A special Equity Members Project Code agreement allows AEA members, Ken Bolden and Ingrid Sonnichsen, to participate in a project. There are rules in place to protect the actors, as well as a limit on audience size and budget allowed for the show. This type of special contract allows AEA members to pursue independent projects about which they are passionate that otherwise would go unproduced.

Sonnichsen hopes “this (project) will help whet people’s appetites” for more Project Code productions, since “there are a lot of wonderful actors here in town who have projects they’d love to do. And it would just enrich the theater scene.”

Max points out it is particularly challenging to both produce and act in the production. “It puts a much heavier load on everybody’s plate.” But, as stage manager Sophia Marshall explains, “Everybody who is here, actually wants to be here, which makes it so much easier.”

Étude #4
Finally, the actors end the session by rehearsing the scene with the text as written in the script. They take a beat, a breath, and then EXPLODE into the scene. Somehow, they’ve integrated all of the exercises into this dynamic moment. They never stop moving. Their emotions are labile. Their interactions are unpredictable, even after having experienced the same scene 4 times in a row. It’s truly fascinating and leaves one anxious to see the full results of the entire performed play.

When the scene ends, everyone exhales a collective breath and the energy is dispelled for the moment. The guests at the rehearsal are escorted through the rubble that currently takes up a large portion of the space at Aftershock Theater, where the show is being rehearsed and performed. It’s completely apropo for the vibe of the show, and the artistic team is excited to be performing in this in-progress space in Lawrenceville, and are eager to share the history of the venue with all comers.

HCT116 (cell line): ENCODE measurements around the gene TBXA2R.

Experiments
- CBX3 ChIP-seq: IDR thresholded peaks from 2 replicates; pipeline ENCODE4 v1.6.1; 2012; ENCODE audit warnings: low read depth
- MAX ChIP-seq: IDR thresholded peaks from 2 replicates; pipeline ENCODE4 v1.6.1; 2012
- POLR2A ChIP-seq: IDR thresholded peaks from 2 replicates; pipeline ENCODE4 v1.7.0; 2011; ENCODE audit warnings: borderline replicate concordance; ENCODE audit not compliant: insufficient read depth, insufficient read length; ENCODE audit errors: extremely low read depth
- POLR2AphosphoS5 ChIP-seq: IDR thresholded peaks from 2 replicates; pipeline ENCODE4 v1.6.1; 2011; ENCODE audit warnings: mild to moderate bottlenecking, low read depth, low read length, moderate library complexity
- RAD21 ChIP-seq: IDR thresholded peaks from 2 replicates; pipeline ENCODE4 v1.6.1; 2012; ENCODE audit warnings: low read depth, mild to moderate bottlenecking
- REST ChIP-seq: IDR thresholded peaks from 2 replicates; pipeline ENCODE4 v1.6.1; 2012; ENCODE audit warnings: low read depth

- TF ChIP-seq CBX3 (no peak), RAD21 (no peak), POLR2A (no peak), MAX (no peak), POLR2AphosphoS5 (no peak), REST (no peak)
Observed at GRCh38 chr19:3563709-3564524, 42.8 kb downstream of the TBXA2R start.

Aftershock in transition

Aftershock in transition

Aftershock Theatre started its life as the Slovenian Auditorium. It was purchased by CMU arts management grad Andrew Minton, who serves as executive director for Aftershock, and who is currently raising funds and renovating the space to serve as a “relevant, accessible, and affordable [theater space for] the growing population of Millennials and GenXers” in Pittsburgh. Information about Aftershock’s mission, history, and projects can be found on their website.

Orphans has been planned not as an isolated evening of theater, but, in the spirit of Aftershock’s vision, as an “event” that will start with guest bands playing in a space across the hall from the performance area and then end with the audience experiencing the production of Orphans, which utilizes the space itself, it’s open staircases, exposed walls, windows to the outside, HVAC system, all of it, as the stage.

It really is the perfect setting for this gritty, visceral, physical play, another example of the love and attention the artistic team have put into every aspect of creating the show. Orphans is clearly a labor of love.

The show runs from May 31 – June 23, 2018, Thursdays-Sundays. There will be one industry-night performance on Monday, June 11th. Performances take place at the Aftershock Theatre, located at 115 57th Street in Lawrenceville. Tickets can be purchased here.

If you are interested in studying Active Analysis with Cotter Smith, you can contact him at smithink@aol.com.

Photos courtesy of the Orphans team.